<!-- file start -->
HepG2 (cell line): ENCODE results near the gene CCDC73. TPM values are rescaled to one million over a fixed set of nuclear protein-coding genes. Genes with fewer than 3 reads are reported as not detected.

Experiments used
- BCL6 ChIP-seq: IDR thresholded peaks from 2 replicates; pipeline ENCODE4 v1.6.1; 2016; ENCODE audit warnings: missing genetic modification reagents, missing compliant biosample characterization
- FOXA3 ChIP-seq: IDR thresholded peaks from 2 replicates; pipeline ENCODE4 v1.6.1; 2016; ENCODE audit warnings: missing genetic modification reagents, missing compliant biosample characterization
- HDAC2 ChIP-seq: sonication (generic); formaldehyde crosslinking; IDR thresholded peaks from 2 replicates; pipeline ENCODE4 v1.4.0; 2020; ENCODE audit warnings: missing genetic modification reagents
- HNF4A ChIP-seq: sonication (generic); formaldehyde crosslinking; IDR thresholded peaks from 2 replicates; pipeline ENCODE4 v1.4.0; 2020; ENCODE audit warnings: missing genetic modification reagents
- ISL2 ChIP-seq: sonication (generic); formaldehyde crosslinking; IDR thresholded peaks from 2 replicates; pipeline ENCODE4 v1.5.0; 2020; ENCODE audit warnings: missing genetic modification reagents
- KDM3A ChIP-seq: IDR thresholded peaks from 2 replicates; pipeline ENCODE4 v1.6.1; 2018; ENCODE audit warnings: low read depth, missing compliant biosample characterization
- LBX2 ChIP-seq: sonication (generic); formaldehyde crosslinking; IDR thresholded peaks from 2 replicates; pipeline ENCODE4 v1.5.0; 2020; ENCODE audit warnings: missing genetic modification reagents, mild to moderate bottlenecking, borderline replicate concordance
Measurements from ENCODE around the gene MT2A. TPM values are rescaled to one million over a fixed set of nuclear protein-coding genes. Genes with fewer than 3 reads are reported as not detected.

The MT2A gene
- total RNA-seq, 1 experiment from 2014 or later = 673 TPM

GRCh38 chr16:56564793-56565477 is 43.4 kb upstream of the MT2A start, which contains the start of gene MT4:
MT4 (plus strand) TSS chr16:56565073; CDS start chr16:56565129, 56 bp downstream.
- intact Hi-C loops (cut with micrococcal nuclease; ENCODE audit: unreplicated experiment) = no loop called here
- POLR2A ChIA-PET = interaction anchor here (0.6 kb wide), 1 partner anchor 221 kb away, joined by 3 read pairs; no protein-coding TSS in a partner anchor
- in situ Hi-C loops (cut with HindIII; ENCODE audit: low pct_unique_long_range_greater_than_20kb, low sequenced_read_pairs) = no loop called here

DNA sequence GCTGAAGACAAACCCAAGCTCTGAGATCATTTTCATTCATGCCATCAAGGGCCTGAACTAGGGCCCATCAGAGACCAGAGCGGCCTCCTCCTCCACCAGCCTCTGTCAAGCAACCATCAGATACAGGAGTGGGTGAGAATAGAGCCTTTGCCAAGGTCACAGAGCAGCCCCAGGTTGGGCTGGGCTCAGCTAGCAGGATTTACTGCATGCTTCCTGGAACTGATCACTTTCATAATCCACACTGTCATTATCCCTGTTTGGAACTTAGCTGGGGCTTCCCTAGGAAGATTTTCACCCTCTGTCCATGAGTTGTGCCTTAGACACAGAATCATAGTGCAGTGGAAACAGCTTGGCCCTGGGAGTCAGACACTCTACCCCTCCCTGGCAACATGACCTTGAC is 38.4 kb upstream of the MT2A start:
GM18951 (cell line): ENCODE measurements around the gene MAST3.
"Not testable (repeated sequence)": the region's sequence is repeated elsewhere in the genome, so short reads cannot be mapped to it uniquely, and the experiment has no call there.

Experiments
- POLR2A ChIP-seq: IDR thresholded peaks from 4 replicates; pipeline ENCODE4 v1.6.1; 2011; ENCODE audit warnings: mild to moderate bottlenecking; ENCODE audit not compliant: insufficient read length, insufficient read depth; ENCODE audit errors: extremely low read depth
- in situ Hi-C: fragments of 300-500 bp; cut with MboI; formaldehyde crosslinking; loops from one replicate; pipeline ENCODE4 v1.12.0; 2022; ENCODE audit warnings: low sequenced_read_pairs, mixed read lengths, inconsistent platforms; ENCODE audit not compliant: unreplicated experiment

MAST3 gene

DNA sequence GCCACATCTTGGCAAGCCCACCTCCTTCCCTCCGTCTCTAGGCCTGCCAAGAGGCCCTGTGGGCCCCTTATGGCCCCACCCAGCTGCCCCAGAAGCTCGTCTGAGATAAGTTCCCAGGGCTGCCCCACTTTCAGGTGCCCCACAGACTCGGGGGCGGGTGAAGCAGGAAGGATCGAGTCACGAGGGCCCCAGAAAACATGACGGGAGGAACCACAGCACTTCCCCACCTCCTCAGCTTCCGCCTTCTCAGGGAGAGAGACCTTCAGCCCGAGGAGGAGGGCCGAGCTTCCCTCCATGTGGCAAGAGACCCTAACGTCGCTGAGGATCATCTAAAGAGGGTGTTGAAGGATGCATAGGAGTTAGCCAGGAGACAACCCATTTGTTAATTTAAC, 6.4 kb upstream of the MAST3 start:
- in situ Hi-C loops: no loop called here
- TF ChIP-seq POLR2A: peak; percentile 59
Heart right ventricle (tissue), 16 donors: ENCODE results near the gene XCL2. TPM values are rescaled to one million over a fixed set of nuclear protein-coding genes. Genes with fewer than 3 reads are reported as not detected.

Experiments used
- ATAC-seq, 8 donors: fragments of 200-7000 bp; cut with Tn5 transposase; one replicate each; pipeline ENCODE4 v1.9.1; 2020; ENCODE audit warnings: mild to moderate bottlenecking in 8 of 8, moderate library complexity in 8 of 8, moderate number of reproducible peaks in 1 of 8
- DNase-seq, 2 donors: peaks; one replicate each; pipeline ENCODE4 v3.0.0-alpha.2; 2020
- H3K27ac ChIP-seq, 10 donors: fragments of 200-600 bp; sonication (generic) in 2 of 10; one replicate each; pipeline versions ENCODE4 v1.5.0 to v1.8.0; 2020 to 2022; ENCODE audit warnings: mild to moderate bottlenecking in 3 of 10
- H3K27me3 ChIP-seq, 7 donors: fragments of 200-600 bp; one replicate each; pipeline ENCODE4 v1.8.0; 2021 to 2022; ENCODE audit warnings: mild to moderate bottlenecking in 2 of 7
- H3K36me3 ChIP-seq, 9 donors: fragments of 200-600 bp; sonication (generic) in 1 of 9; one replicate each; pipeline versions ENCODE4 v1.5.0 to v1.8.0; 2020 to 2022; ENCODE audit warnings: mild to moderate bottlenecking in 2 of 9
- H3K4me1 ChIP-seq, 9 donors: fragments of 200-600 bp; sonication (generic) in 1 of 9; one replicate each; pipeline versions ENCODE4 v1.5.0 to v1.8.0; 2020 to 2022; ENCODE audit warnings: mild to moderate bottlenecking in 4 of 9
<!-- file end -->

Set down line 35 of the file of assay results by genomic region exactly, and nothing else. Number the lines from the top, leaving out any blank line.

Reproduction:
- H3K4me1 ChIP-seq, 9 donors: fragments of 200-600 bp; sonication (generic) in 1 of 9; one replicate each; pipeline versions ENCODE4 v1.5.0 to v1.8.0; 2020 to 2022; ENCODE audit warnings: mild to moderate bottlenecking in 4 of 9